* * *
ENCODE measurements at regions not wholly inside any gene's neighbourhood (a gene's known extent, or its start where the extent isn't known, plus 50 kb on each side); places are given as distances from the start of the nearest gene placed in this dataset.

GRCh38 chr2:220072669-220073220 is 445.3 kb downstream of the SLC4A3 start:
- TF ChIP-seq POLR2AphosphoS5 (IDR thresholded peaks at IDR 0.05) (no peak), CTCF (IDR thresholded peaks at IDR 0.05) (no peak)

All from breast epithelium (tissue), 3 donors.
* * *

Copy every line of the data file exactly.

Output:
ENCODE measurements at regions not wholly inside any gene's neighbourhood (a gene's known extent, or its start where the extent isn't known, plus 50 kb on each side); places are given as distances from the start of the nearest gene placed in this dataset.

GRCh38 chr2:220072669-220073220 is 445.3 kb downstream of the SLC4A3 start:
- TF ChIP-seq POLR2AphosphoS5 (IDR thresholded peaks at IDR 0.05) (no peak), CTCF (IDR thresholded peaks at IDR 0.05) (no peak)

All from breast epithelium (tissue), 3 donors.